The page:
On June 10, 2014, after the parties litigated a Motion to Dismiss and completed discovery, Claimant moved to suppress all evidence obtained from the package and Plaintiff moved to strike the claim and, in the alternative, for summary judgment on the grounds that Claimant lacked standing. On July 14, 2014, along with her Response (#35) to Plaintiff's Motion to Strike or for Summary Judgment, Claimant filed a Motion for Leave to File Amended Claim (#36) seeking to allege an ownership interest in the Defendant Currency instead of her previously pled possessory interest. On August 4, 2014, Plaintiff submitted its Reply Memorandum and a response opposing Claimant's Motion for Leave to File Amended Claim. The Court took Plaintiff's Motion for Summary Judgment or to Strike Claim and Claimant's Motion for Leave to File Amended Claim under advisement, withholding consideration of Claimant's Motion to Suppress Evidence until after resolution of the current Motions, if necessary.
I. Claimant's Motion for Leave to File Amended Claim
When a party moves to amend a pleading outside the period for amendment as a matter of course, "[t)he court should freely give leave when justice so requires." Fed.R.Civ.P. 15(a) (2); United States v. $11, 500.00 in U.S. Currency, 710 F.3d 1006, 1013 (9th Cir. 2013). Factors relevant to whether amendment shall be permitted are undue delay in filing the motion to amend and delay or extension of the proceedings, prejudice to the non-moving party, bad faith on the part of the moving party, and futility of the proposed amendment. See $11, 500.000 in U.S. Currency, 710 F.3d at 1009; AmerisourceBergen Corp. v. Dialysist West, Inc. , 465 F.3d 946, 953 (9th Cir. 2006); Lockheed Martin Corp. v. Network Solutions, Inc. , 194 F.3d 980, 986 (9th Cir. 1999); Acri v. Int'l Ass'n of Machinists & Aerospace Workers , 781 F.2d 1393, 1398 (9th Cir. 1986). "[L) ate amendments to assert new theories are not reviewed favorably when the facts and the theory have been known to the party seeking amendment since the inception of the cause of action." Acri , 781 F.2d at 1398.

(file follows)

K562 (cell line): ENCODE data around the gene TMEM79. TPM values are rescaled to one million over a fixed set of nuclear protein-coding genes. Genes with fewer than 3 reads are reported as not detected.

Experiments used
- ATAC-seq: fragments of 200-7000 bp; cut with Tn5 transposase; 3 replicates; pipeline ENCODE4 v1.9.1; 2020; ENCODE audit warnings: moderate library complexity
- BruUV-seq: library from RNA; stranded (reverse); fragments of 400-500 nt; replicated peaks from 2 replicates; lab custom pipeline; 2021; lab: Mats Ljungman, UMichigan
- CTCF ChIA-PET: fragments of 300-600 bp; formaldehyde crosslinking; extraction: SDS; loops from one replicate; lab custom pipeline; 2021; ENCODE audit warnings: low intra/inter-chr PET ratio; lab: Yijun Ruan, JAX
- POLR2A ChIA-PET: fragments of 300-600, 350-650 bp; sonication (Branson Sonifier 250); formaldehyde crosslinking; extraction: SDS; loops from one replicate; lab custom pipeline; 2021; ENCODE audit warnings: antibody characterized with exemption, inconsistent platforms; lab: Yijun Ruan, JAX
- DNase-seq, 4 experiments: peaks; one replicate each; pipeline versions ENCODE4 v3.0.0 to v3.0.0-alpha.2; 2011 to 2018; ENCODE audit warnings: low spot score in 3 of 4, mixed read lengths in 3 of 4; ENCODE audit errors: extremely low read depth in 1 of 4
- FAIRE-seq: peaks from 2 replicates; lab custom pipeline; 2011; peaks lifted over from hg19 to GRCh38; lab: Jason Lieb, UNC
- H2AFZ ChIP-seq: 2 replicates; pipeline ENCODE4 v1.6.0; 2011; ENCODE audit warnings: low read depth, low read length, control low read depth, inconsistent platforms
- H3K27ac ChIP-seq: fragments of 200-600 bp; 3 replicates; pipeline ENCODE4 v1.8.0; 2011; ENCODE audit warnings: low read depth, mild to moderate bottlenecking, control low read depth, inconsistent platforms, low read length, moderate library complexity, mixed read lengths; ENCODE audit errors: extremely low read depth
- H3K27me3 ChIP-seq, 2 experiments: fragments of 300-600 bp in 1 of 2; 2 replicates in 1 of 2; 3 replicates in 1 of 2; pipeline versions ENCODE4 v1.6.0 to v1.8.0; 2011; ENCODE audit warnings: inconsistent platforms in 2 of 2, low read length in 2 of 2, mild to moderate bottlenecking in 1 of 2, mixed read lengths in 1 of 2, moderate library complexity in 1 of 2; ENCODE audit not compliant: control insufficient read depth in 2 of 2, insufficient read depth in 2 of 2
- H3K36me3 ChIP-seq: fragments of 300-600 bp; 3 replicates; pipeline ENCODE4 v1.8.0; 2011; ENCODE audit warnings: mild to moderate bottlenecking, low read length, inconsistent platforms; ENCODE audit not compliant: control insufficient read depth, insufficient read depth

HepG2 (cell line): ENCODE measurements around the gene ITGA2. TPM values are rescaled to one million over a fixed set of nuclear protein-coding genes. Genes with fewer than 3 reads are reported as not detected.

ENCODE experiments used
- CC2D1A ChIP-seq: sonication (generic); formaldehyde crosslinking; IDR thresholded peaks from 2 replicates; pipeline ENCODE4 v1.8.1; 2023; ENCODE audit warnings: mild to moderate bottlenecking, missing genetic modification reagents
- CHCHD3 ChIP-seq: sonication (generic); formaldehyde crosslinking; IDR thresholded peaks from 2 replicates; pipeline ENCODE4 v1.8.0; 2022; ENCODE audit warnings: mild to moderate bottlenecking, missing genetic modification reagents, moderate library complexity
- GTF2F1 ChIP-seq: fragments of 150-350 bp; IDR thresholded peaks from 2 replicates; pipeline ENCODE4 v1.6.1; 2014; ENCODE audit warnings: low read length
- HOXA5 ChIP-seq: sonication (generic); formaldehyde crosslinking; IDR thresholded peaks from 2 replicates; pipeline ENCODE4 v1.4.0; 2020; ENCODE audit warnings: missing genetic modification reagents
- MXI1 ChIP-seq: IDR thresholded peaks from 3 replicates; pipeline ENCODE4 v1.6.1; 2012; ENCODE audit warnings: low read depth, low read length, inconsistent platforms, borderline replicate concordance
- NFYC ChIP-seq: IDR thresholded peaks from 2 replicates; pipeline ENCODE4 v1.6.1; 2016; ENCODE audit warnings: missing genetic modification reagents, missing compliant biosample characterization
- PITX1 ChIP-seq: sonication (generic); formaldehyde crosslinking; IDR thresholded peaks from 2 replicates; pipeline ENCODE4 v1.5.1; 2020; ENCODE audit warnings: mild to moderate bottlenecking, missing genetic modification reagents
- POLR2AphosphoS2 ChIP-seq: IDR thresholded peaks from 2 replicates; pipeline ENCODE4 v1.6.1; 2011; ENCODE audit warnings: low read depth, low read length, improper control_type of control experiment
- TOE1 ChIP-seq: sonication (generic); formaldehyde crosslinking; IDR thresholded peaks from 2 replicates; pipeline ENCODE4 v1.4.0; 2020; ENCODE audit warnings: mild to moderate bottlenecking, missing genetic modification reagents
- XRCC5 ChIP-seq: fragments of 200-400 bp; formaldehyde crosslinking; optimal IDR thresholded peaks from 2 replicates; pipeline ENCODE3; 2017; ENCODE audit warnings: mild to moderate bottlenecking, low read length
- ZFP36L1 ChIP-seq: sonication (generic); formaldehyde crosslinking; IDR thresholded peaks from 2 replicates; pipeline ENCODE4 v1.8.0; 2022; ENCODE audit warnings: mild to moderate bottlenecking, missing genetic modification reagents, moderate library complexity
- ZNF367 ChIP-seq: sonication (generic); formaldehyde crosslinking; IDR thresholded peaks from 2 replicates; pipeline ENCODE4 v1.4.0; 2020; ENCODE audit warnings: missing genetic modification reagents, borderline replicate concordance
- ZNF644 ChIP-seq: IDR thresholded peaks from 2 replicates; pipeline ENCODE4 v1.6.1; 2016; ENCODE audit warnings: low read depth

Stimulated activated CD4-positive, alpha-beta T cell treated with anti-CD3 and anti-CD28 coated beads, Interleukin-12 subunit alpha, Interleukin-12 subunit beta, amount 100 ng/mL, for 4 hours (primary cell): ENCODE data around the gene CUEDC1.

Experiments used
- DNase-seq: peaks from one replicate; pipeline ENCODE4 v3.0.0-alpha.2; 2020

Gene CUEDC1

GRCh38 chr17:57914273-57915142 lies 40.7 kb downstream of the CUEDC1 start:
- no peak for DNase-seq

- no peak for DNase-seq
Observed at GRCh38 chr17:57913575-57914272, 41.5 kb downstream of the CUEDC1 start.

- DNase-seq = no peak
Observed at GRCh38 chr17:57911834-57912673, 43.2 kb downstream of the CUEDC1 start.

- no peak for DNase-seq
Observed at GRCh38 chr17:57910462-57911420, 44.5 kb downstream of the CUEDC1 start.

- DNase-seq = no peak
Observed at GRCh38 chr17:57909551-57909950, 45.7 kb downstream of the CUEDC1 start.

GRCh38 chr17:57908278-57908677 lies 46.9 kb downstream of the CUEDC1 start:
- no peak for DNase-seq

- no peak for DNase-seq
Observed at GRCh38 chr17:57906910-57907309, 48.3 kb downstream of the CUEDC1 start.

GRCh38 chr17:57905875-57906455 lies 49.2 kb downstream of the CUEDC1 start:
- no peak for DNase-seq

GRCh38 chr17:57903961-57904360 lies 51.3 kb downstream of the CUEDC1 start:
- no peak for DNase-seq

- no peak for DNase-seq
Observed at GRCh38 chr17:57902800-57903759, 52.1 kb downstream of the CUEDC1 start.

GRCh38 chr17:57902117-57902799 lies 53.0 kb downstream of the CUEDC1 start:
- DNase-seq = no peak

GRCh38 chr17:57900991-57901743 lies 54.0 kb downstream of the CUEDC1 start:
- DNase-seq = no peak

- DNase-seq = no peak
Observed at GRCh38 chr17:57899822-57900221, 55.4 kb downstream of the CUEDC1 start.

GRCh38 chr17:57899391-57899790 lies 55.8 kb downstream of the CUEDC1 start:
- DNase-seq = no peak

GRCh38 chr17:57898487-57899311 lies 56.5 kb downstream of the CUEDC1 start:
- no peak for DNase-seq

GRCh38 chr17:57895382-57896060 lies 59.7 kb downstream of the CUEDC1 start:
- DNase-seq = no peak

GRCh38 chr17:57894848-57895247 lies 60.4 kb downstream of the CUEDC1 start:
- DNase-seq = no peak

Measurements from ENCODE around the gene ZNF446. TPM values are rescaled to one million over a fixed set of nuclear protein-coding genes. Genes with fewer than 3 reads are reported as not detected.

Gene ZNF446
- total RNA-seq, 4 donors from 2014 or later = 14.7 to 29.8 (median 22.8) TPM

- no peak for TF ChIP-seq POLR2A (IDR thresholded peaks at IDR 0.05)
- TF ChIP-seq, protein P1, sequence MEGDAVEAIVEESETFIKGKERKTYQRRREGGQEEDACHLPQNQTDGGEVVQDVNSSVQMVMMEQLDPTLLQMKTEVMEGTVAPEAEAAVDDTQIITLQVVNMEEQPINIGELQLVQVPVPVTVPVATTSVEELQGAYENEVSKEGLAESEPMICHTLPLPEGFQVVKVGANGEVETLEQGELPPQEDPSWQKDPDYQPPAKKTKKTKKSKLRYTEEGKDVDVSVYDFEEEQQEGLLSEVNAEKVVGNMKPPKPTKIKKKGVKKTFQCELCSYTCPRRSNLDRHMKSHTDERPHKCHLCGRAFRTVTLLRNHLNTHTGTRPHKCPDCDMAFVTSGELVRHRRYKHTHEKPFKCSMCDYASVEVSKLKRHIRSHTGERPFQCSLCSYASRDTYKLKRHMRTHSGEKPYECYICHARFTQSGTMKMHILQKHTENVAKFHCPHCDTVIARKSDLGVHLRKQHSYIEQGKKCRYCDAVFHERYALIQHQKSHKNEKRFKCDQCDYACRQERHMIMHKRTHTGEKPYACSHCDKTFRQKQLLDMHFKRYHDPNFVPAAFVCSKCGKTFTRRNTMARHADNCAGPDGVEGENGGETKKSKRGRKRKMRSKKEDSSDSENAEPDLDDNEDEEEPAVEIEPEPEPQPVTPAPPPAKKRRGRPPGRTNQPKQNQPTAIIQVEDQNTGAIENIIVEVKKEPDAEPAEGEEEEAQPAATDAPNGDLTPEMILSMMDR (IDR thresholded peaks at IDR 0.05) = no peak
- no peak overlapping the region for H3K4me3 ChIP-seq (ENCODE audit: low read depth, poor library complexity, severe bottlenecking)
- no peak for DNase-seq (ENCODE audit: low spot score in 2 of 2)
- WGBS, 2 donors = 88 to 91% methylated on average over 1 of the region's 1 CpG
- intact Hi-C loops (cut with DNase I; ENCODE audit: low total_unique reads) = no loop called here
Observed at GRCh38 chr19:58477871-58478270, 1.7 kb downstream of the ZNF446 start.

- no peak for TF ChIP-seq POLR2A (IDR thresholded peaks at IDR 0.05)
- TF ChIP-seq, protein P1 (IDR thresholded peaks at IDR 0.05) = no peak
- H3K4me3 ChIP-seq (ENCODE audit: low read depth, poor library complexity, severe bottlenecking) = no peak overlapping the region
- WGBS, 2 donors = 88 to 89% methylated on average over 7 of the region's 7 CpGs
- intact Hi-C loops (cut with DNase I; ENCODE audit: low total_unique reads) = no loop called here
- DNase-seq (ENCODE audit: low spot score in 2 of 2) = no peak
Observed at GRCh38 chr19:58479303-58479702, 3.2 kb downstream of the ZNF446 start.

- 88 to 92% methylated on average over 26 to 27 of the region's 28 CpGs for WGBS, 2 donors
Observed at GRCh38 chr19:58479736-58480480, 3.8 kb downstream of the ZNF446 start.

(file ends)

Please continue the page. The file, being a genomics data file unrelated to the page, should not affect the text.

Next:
A. Undue Delay in Filing the Motion to Amend
In evaluating undue delay, the court considers "whether the moving party knew or should have known the facts and theories raised by the amendment in the original pleading.'" AmerisourceBergen Corp. , 465 F.3d at 953 (quoting Jackson v. Bank of Hawaii , 902 F.2d 1385, 1388 (9th Cir. 1990)). The Ninth Circuit has "held that an eight-month delay between the time of obtaining a relevant fact and seeking a leave to amend is unreasonable." Id . (citing Texaco, Inc. v. Ponsoldt , 939 F.2d 794, 799 (9th Cir. 1991)). A motion to amend made near or after the close of discovery necessitates reopening discovery and therefore delays the proceedings. Solomon v. N. Am. Life and Cas. Ins. Co. , 151 F.3d 1132, 1139 (9th Cir. 1998).
In this case, Claimant certainly knew the alleged facts - her testimony that the Defendant Currency is "[her] money" - at the time she filed her original claim. Claimant Dep. at 26. Moreover, the difference between alleging an ownership interest and alleging a possessory interest is a fundamental concept at the pretrial stages of civil forfeiture proceedings, such that any competent attorney in a forfeiture action would appreciate the well established distinction between the interests and the significance thereof. See, e.g., United States v. $999, 830.00 in U.S. Currency, 704 F.3d 1042, 1042-43 (9th Cir. 2012); United States v. $133, 420.00 in U.S. Currency, 672 F.3d 629, 637-40 (9th Cir. 2012); United States v. $100, 348.00 in U.S. Currency, 354 F.3d 1110, 1119 (9th Cir. 2004).
Claimant has provided no reason for the nearly two-year delay between the filing of her claim and her Motion for Leave to File Amended Claim. In light of the straightforward but significant factual and legal nature of Claimant's proposed amendment, the two-year delay between the filing of the original claim and the instant motion to amend is manifestly unreasonable. Moreover, considering discovery has consumed a substantial portion of the two years of the pendency of this proceeding, reopening discovery at this point would cause further unreasonable delay in the proceedings. Accordingly, this factor militates strongly toward denying the Motion for Leave to Amend Claim.